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Paper Details: Assessment Of Heavy Metals In Amaranthus Spinosus, Kigali, Rwanda.

Volume 3 - Issue 10, October 2019 Edition
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Author(s)
Protogene Hakizimana, Abias Maniragaba, Francois Xavier Nshimiyimana
Keywords
Amaranthus Spinosus, heavy metal, soil, leave
Abstract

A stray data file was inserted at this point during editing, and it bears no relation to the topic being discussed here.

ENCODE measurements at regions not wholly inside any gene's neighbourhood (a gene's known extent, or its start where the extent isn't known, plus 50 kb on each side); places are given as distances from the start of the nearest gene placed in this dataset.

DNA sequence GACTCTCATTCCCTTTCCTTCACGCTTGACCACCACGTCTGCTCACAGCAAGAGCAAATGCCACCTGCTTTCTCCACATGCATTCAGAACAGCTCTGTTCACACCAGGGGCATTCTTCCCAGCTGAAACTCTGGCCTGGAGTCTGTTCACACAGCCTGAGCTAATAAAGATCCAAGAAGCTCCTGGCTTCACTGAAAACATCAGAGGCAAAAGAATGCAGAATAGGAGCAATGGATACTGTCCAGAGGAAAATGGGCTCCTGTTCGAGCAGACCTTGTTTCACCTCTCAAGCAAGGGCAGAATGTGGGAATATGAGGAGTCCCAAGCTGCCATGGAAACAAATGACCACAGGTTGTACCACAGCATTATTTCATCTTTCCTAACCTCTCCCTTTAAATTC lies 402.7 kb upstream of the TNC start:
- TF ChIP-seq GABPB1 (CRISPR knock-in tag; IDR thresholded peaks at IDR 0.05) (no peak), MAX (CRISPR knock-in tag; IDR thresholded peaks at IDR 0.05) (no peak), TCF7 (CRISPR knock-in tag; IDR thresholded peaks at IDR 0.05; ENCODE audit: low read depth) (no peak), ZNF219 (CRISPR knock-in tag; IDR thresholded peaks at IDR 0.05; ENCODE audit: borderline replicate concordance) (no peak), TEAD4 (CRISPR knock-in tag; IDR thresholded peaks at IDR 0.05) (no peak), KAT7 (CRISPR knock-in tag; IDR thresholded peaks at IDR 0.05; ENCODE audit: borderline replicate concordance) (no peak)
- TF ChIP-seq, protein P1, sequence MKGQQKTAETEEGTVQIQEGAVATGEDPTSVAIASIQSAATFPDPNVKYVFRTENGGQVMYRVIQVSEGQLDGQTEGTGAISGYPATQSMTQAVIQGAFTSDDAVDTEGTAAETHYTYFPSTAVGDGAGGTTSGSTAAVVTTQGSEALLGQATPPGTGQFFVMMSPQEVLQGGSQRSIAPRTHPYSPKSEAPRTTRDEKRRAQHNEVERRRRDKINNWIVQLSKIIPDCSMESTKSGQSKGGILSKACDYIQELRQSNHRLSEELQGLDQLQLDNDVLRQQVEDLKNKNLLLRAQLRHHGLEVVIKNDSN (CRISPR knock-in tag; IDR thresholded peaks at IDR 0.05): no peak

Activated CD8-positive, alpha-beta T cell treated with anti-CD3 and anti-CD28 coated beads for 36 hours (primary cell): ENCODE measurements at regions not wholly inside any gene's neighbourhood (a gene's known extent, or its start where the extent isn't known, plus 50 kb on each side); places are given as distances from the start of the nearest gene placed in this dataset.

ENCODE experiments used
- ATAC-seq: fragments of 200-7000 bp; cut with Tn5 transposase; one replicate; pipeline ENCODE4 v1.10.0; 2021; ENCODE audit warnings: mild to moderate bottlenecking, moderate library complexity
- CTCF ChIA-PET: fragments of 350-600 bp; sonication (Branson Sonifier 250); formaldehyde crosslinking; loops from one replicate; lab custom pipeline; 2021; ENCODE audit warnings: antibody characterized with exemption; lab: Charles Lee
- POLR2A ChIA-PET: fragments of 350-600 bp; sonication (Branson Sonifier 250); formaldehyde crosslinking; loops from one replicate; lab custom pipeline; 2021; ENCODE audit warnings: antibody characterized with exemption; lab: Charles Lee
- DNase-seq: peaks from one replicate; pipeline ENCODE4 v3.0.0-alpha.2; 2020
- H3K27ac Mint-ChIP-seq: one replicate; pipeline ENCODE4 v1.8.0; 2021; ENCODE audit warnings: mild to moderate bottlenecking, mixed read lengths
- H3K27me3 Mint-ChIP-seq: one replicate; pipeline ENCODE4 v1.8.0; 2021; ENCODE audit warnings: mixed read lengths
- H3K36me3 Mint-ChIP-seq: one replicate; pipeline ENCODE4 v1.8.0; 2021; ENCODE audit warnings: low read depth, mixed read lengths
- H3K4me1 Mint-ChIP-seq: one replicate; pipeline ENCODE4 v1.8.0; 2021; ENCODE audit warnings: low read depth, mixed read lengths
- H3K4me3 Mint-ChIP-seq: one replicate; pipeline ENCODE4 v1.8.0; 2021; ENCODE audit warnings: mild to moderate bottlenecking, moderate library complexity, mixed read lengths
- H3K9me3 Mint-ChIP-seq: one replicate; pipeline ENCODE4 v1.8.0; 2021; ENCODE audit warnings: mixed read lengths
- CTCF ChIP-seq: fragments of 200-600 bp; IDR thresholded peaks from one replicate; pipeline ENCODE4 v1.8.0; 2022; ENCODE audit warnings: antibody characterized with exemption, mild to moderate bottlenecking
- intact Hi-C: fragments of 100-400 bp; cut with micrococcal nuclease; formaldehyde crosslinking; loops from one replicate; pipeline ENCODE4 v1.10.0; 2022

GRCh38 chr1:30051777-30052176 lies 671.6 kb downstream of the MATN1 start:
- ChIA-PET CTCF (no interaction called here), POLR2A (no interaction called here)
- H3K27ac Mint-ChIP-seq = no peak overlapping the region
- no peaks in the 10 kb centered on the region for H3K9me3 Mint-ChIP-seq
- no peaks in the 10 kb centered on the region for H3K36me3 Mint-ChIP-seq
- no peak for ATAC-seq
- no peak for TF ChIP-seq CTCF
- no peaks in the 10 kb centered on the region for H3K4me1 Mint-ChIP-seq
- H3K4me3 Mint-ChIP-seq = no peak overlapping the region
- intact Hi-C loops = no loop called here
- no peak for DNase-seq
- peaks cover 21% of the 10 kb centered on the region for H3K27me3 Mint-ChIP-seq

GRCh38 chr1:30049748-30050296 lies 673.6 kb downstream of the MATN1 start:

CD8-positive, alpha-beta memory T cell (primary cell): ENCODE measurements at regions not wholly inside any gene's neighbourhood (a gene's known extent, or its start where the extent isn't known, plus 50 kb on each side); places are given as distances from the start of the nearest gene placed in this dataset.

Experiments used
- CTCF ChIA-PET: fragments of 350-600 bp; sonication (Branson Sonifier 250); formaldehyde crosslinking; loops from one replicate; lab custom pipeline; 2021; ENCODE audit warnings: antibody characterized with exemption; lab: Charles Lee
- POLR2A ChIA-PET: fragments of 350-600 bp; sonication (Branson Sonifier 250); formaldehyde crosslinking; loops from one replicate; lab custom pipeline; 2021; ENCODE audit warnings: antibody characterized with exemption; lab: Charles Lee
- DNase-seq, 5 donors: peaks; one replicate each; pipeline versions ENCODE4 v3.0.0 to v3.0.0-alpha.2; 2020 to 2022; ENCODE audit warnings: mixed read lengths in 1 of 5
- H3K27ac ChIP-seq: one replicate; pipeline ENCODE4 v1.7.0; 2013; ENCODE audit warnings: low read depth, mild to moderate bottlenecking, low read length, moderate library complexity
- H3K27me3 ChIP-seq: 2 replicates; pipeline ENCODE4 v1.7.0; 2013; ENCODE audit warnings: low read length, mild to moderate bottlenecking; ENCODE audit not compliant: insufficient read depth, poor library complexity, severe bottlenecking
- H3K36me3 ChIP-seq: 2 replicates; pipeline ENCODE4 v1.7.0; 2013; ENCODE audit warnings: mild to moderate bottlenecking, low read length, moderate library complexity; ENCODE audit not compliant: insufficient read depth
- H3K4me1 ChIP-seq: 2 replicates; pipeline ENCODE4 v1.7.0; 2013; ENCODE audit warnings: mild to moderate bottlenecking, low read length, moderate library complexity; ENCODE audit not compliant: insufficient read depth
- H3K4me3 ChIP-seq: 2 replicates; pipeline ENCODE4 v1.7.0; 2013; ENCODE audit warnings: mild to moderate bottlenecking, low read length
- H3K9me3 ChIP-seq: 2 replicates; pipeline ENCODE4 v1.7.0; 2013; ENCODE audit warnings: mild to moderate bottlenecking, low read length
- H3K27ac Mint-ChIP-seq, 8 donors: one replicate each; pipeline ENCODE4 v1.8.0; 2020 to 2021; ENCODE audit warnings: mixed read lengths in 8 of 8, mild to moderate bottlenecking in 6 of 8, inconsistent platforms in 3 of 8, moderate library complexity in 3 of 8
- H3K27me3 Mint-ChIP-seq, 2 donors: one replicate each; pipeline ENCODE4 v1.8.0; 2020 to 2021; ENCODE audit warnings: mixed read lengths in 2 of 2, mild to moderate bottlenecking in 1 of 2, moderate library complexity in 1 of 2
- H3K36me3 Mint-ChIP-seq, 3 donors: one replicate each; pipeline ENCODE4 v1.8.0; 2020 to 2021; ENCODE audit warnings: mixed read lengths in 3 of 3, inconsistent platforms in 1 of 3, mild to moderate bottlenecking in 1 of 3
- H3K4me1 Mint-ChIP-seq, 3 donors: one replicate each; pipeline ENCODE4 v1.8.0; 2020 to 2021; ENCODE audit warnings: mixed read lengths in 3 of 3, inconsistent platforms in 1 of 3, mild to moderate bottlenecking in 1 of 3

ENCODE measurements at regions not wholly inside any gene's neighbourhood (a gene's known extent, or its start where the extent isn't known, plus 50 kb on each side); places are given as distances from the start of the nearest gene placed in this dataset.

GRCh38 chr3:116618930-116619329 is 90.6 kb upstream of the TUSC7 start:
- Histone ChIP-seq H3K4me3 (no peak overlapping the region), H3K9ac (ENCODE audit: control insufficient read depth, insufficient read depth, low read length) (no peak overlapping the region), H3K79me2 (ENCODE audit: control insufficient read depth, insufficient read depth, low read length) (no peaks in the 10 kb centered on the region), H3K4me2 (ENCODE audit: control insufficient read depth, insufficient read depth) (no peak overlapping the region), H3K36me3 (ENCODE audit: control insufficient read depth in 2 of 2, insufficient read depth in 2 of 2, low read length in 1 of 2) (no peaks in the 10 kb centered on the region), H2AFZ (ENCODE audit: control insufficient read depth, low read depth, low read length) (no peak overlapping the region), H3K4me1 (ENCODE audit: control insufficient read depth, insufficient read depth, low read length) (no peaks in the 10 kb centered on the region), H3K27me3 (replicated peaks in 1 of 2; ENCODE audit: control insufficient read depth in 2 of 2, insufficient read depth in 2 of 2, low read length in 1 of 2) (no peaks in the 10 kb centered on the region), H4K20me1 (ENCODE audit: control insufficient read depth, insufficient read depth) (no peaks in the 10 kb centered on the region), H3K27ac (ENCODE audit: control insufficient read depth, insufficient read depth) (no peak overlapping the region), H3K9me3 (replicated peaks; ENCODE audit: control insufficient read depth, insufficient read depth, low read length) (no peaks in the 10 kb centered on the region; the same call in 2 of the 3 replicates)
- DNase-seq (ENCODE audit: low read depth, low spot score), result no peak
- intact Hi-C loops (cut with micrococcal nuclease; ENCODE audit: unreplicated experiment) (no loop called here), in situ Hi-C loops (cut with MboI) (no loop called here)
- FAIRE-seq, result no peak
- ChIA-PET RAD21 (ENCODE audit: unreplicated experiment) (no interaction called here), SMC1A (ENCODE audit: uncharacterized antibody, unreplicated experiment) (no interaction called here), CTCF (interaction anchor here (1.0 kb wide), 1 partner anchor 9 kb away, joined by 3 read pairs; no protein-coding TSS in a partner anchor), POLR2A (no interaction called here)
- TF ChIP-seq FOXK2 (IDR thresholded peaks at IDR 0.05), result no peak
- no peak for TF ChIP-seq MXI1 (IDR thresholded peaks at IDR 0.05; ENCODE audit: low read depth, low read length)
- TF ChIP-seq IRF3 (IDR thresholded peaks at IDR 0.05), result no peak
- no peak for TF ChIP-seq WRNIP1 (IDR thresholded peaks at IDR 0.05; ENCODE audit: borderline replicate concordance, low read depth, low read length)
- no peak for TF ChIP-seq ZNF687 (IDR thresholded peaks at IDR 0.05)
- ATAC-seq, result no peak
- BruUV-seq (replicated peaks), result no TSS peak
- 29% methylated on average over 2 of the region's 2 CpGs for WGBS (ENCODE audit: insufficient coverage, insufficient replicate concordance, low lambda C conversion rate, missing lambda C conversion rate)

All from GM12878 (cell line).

Spiny amaranths “Amaranthus spinosus” is a common leafy vegetable and is locally called dodo. It is grown both in wet and dry seasons and harvested between 30-40 days after planting. Because of its nutritional importance and demand but also less expensive it is widely cultivated especially in Kigali, Rwanda. The level of heavy metals in soil and leaf samples of Amaranthus spinosus grown in seven sites were performed by using Inductively Coupled Plasma Emission. The objective of study was to assess the level of heavy metals in soil and in leaves of amaranthus spinosus. The heavy metals that were assessed are: Manganese (Mn); Zinc (Zn); Copper (Cu); Cadmium (Cd); Iron (Fe); Nickel (Ni) and Lead (Pb). The results obtained revealed that their concentrations in soil ranged between : Mn ( 45.3-243.5); Zn (37.8-56.7) ; Cu (5.3-44.6); Cd (0.09-0.21); Fe (1789-2896); Ni (9.6-23.8) and in the leaves the concentration of some heavy metals are ranged between: Mn (0.22-0.56); Zn (0.89-1.52); Cu (0.12-0.34); Fe (66.67-92,7); Ni (0.04-3.12) in mg/kg from all sites. The Lead (Pb) was not detected in soil and in leaves samples, and cadmium “Cd” is not detected in leaves samples. The values of all heavy metals analyzed from in whole samples in present sites were under the threshold values established by European organization and World Health Organization (WHO for food and vegetables). The results are an indication that the spiny amaranths leaves had the potential to be used as source of nutrients in alleviating macro- and micro- nutrient deficiencies. The study will bring awareness to consumers of these items about what they are taking and the health implication as well as assist them and the farmers in taking necessary precautions towards proper care of their fruits and vegetables before consumption. This will indeed be a good way of reducing substantial quantity of contaminants from getting to the human body thereby avoiding health problems, with its attendant positive economic implications.
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